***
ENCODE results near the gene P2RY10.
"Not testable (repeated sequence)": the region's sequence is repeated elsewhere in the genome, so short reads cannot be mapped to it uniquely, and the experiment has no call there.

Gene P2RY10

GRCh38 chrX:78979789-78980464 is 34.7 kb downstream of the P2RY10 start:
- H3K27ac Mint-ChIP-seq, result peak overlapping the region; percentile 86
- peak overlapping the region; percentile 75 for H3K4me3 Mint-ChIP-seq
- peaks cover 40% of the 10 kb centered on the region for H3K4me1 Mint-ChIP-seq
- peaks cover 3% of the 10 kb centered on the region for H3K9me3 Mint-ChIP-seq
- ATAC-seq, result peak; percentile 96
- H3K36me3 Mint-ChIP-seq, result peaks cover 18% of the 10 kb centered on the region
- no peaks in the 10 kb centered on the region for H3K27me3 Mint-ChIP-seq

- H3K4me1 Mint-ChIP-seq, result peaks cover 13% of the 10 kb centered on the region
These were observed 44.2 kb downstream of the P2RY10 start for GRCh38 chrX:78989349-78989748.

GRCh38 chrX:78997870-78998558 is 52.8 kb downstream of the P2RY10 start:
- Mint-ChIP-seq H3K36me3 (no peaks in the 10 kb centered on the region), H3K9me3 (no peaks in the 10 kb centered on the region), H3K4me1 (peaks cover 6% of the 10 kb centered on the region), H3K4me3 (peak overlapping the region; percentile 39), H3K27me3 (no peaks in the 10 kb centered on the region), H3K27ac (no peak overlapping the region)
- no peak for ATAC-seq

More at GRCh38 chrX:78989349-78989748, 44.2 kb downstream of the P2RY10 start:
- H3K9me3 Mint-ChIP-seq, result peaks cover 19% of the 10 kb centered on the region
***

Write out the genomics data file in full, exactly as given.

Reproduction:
ENCODE results near the gene P2RY10.
"Not testable (repeated sequence)": the region's sequence is repeated elsewhere in the genome, so short reads cannot be mapped to it uniquely, and the experiment has no call there.

Gene P2RY10

GRCh38 chrX:78979789-78980464 is 34.7 kb downstream of the P2RY10 start:
- H3K27ac Mint-ChIP-seq, result peak overlapping the region; percentile 86
- peak overlapping the region; percentile 75 for H3K4me3 Mint-ChIP-seq
- peaks cover 40% of the 10 kb centered on the region for H3K4me1 Mint-ChIP-seq
- peaks cover 3% of the 10 kb centered on the region for H3K9me3 Mint-ChIP-seq
- ATAC-seq, result peak; percentile 96
- H3K36me3 Mint-ChIP-seq, result peaks cover 18% of the 10 kb centered on the region
- no peaks in the 10 kb centered on the region for H3K27me3 Mint-ChIP-seq

- H3K4me1 Mint-ChIP-seq, result peaks cover 13% of the 10 kb centered on the region
These were observed 44.2 kb downstream of the P2RY10 start for GRCh38 chrX:78989349-78989748.

GRCh38 chrX:78997870-78998558 is 52.8 kb downstream of the P2RY10 start:
- Mint-ChIP-seq H3K36me3 (no peaks in the 10 kb centered on the region), H3K9me3 (no peaks in the 10 kb centered on the region), H3K4me1 (peaks cover 6% of the 10 kb centered on the region), H3K4me3 (peak overlapping the region; percentile 39), H3K27me3 (no peaks in the 10 kb centered on the region), H3K27ac (no peak overlapping the region)
- no peak for ATAC-seq

More at GRCh38 chrX:78989349-78989748, 44.2 kb downstream of the P2RY10 start:
- H3K9me3 Mint-ChIP-seq, result peaks cover 19% of the 10 kb centered on the region